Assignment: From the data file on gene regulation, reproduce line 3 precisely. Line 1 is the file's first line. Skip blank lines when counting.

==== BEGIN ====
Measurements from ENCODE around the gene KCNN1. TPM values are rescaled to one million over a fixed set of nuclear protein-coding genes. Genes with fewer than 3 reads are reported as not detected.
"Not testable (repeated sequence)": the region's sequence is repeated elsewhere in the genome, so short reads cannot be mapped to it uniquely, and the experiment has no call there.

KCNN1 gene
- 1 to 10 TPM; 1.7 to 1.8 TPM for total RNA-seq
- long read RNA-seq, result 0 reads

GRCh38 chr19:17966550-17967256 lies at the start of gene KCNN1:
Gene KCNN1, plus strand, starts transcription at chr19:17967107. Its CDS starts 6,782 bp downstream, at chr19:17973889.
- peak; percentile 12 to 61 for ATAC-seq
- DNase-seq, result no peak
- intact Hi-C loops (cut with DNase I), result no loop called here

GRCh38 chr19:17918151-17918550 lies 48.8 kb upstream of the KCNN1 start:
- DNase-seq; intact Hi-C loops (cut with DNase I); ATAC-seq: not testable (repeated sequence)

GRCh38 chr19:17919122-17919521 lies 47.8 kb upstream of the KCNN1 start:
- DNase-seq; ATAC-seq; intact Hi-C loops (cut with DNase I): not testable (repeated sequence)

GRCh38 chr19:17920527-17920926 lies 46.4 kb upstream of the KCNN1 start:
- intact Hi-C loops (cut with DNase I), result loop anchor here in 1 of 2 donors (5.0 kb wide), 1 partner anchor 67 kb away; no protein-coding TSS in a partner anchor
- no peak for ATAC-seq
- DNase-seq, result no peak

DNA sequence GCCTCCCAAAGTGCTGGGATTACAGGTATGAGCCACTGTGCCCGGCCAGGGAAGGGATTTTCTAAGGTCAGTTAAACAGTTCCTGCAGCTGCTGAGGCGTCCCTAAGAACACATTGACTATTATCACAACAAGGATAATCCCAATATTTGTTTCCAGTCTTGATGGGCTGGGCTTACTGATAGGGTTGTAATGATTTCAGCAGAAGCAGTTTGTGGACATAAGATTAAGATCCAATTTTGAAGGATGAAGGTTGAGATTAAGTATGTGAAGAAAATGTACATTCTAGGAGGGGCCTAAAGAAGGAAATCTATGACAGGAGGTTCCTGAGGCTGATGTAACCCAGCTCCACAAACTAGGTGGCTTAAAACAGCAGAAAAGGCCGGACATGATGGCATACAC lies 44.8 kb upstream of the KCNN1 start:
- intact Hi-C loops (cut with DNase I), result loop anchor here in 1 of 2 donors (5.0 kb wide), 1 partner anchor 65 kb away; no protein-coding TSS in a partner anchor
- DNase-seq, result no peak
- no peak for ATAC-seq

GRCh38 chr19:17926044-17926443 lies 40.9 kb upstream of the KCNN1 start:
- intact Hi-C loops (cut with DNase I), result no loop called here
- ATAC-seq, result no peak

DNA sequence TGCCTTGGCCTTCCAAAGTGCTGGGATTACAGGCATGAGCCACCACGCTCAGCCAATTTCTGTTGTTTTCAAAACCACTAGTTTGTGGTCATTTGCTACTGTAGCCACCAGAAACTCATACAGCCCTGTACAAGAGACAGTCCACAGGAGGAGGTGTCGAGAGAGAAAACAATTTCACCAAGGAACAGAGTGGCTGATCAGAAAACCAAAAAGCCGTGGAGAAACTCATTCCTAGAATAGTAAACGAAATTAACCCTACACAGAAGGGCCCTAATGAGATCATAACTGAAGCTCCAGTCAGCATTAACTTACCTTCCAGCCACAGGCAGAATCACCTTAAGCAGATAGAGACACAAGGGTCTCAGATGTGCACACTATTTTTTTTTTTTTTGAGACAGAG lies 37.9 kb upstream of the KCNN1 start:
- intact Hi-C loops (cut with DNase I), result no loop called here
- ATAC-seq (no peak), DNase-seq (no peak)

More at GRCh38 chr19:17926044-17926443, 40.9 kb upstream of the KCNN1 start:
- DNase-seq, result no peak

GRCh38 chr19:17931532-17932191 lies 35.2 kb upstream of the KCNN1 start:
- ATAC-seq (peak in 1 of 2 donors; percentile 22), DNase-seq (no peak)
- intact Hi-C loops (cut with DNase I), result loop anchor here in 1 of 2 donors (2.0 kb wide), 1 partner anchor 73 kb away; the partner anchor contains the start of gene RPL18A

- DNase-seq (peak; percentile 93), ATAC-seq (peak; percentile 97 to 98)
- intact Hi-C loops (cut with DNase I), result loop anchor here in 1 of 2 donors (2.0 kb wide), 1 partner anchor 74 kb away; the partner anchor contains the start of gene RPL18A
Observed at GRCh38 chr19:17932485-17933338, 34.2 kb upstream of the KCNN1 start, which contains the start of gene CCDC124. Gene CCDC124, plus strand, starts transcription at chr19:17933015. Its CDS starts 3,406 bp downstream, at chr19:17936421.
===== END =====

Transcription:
KCNN1 gene